Don’t Think Twice, It’s Alright

The birthday celebrations continued last night with a yoga and wine evening, which took place on Zoom. It’s a series of events that a local wine merchant partnered with a yoga instructor to offer, offered remotely since the pandemic started. It might seem like an unlikely combination, but it was fun.

It’s been about eight years since I practised yoga, and it felt good to do this bodywork after exerting myself on my road bike the day before. The wine portion was fun, too. The same person led both components, and, like the small world it is, we used to be colleagues. She took us through the experience of three different wines: a South Australian chardonnay, a French rosé, and a Portuguese alentejano. All were superb, and we learned about food pairings with each one. It was an enjoyable date night, and convenient to be at home and not concerned about drinking and driving. I’d highly recommend this event if you live in the Winnipeg area.

After that, we watched a couple of episodes of Ted Lasso, and during the end credits of season 3, episode 3 (“Big Week”), today’s selection played.

The American singer-songwriter Bob Dylan (b. 1941) wrote “Don’t Think Twice, It’s Alright” in 1962. He recorded it in 1963 for his second album, The Freewheelin’ Bob Dylan and released it as a single on the b-side of “Blowin’ in the Wind.” That same year, the American folk revival trio Peter, Paul and Mary (which formed in 1961 with tenor Peter Yarrow, b. 1938; baritone Noel Paul Stookey, b. 1937; and contralto Mary Allin Travers, 1936-2009) recorded it and two other Dylan compositions for their third album, In the Wind. Interestingly, the Peter, Paul and Mary version omits a couple of verses, so some online lyrics sites don’t reflect what’s on their recording.

In the liner notes to Dylan’s original release, the American historian and music critic Nat Hentoff (1925-2017) described “Don’t Think Twice, It’s Alright” as “a statement that maybe you can say to make yourself feel better … as if you were talking to yourself.”

The song is well-placed in the Ted Lasso episode as the Nathan Shelley character continues to be in conflict with just about everyone, including himself.

“It ain’t no use to sit and wonder why, babe
It don’t matter anyhow
Ad’ it ain’t no use to sit and wonder why, babe
If you don’t know

When your rooster crows at the break of dawn
Look out your window and I’ll be gone
You’re the reason I’m travelin’ on
Don’t think twice, it’s all right

It ain’t no use in turnin’ on your light, babe
The light I never knowed
It ain’t no use in turnin’ on your light, babe
I’m on the dark side of the road
Still, I wish there was somethin’ you would do or say
To try and make me change my mind and stay
We never did too much talkin’ anyway
So don’t think twice, it’s alright

I’m walking down a long and lonesome road, babe
Where I’m bound, I can’t tell
But goodbye is too good a word, girl
So I just say fare thee well
I ain’t sayin’ you treated me unkind
You could have done better, but I don’t mind
You just sorta wasted my precious time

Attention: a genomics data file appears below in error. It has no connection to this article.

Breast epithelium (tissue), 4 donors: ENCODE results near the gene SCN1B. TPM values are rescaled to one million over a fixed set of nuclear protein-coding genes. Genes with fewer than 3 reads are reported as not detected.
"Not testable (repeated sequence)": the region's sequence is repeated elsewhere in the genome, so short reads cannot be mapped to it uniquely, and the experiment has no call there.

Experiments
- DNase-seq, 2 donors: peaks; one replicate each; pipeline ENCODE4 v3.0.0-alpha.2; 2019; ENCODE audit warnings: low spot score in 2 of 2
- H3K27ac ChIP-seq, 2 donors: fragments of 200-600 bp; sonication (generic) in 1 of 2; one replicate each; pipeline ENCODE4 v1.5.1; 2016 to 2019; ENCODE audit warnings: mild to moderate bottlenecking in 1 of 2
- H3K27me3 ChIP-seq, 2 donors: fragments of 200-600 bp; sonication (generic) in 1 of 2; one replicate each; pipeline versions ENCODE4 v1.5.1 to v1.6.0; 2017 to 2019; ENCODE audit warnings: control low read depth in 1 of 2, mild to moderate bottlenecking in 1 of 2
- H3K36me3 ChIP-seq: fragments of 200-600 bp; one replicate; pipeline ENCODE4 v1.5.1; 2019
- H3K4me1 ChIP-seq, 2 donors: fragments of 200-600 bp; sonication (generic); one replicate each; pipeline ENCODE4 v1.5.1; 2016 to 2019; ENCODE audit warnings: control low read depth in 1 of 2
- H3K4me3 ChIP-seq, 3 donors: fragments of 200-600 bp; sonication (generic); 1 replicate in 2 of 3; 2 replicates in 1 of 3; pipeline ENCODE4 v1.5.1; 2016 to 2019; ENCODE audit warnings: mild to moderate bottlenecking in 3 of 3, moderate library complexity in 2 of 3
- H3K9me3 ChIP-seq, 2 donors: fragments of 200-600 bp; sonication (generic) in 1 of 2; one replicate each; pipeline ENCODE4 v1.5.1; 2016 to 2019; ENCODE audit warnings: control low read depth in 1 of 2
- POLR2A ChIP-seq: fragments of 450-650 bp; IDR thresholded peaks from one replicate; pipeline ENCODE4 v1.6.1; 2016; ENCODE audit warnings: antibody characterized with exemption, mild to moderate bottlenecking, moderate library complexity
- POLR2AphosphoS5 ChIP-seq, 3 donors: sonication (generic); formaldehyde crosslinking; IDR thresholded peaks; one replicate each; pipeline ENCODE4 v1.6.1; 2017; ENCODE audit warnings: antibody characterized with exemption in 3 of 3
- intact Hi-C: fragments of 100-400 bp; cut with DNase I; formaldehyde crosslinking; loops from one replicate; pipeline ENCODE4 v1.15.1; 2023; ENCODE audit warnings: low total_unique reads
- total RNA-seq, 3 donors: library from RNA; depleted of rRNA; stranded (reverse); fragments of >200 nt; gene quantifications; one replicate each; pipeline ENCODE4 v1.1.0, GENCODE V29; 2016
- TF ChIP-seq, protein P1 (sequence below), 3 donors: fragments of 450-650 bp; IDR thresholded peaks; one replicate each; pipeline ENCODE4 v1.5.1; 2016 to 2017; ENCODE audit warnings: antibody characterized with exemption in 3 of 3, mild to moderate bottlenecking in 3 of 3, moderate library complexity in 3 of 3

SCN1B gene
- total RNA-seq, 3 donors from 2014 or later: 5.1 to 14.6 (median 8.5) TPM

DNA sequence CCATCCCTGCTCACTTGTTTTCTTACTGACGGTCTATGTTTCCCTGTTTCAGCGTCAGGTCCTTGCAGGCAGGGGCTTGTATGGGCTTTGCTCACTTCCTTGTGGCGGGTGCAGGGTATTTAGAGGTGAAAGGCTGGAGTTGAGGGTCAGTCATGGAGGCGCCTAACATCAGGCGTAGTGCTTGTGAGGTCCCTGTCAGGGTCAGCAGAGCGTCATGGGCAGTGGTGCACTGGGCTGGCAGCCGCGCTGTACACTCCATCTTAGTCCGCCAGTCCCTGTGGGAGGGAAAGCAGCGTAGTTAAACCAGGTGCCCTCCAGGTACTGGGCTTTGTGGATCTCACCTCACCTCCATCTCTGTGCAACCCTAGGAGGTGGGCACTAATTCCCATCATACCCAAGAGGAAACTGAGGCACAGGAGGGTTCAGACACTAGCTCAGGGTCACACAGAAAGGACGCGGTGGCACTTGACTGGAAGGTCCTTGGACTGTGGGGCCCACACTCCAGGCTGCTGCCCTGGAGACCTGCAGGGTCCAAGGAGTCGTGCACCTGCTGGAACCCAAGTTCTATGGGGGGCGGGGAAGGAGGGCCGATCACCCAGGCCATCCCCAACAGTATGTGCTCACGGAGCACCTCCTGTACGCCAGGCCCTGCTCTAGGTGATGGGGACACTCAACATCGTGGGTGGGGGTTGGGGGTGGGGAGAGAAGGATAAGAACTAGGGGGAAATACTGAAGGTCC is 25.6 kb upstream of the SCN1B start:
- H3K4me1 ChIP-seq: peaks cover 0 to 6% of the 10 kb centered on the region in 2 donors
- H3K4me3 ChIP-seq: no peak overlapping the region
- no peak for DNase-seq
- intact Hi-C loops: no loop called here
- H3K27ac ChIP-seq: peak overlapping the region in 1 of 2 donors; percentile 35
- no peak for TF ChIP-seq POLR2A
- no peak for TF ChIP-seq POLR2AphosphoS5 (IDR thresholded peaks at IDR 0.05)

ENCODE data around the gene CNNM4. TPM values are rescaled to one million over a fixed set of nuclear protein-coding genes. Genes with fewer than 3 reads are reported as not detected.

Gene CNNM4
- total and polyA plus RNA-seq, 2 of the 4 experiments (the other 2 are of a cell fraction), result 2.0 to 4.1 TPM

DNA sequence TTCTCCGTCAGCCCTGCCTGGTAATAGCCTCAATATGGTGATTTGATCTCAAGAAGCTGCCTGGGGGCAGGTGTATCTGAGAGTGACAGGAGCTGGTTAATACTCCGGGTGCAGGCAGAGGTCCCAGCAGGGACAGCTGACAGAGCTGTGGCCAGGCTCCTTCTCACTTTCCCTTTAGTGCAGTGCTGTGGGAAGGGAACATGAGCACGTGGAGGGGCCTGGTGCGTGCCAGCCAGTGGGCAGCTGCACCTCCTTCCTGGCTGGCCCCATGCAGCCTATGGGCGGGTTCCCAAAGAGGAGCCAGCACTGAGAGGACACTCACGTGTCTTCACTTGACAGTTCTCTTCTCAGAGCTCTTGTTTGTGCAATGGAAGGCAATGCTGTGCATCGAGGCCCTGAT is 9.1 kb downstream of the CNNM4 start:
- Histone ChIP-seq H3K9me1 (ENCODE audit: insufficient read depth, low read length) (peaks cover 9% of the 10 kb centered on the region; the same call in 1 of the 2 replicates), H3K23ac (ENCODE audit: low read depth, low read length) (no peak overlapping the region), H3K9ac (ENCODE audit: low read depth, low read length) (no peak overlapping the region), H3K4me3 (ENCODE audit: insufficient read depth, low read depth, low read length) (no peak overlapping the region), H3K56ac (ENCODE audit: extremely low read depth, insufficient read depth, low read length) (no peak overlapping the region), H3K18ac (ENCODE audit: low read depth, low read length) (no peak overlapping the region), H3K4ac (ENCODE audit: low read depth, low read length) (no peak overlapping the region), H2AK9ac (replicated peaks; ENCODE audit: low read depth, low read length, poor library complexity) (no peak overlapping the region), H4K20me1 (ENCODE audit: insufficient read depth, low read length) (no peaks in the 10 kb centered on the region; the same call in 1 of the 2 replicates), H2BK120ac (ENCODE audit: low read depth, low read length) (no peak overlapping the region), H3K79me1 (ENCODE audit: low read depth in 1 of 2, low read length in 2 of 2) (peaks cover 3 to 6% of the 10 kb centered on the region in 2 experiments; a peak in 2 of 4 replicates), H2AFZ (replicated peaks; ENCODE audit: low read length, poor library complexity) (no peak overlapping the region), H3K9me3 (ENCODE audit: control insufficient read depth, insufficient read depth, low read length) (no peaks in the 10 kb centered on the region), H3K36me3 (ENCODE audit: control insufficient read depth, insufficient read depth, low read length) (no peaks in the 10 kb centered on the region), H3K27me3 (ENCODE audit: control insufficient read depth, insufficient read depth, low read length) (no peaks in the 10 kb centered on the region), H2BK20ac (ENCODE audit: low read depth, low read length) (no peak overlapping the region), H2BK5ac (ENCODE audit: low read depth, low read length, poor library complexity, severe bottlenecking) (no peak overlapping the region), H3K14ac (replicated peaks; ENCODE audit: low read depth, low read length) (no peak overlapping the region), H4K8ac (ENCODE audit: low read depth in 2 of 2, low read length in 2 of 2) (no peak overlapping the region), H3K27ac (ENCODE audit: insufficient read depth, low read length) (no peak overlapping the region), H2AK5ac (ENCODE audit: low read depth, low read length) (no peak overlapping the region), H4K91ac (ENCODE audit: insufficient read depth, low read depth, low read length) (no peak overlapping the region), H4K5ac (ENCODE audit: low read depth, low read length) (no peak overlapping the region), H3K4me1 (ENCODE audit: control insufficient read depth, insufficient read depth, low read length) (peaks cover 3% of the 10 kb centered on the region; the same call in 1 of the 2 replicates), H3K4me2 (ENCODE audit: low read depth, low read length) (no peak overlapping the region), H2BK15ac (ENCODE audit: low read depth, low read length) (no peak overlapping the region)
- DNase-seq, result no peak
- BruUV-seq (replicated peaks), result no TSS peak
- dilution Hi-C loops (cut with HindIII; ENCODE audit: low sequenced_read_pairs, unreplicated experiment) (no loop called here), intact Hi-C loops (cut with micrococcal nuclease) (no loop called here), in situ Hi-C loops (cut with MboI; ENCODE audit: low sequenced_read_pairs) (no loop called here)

But don’t think twice, it’s alright

It ain’t no use in callin’ out my name, girl
Like you never did before
It ain’t no use in callin’ out my name, girl
I can’t hear you anymore

I’m a-thinkin’ and a-wonderin’ all the way down the road
I once loved a woman, a child I’m told
I gave her my heart but she wanted my soul
Don’t think twice, it’s alright”

“Don’t Think Twice, It’s Alright,” by Bob Dylan.
Lyrics retrieved from Musixmatch.

The music of Peter, Paul and Mary was another anchor in my childhood. I remember many of their songs, including “Puff the Magic Dragon,” which is about the loss of childhood innocence. I always found the piece reassuring in a kind of slightly melancholy way; I wonder if it played around when I, as a boy of about nine, learned that we all eventually die. (This traumatic lesson was delivered during the Christmas holidays of all times!) Peter, Paul and Mary were on the scene later in what’s referred to as the folk revival movement, and their career also spanned the civil rights and peace movements. Their sound was primarily soft (often categorized under the easy listening genre) but they had a powerful influence on 1960s culture. I always enjoyed their music, and it was a treat to hear this song in such an unexpected place.

Now you know a little about why this is my Song of the Day for Today. Thanks for joining me here.

Here’s the audio from the Peter, Paul and Mary YouTube topic channel:

With warm memories,


10 thoughts on “Don’t Think Twice, It’s Alright

  1. Dylan could sure write a meaningful song. His music has had quite the impact on my life since middle school. My understanding is Peter, Paul, and Mary’s cover versions played a significant role in launching his career. Imagine if his wealth of poetry never made it to the airwaves? The 1960s, music as a whole, and many lives may have looked considerably different. Thanks for continuing to share these posts, Steve. I really enjoy your perspectives and the historical descriptions.

    Liked by 1 person

    1. Hi, John, you’re welcome and thank you for stopping by! I did not know that about the effect their cover versions had for Dylan. Thanks for sharing that!


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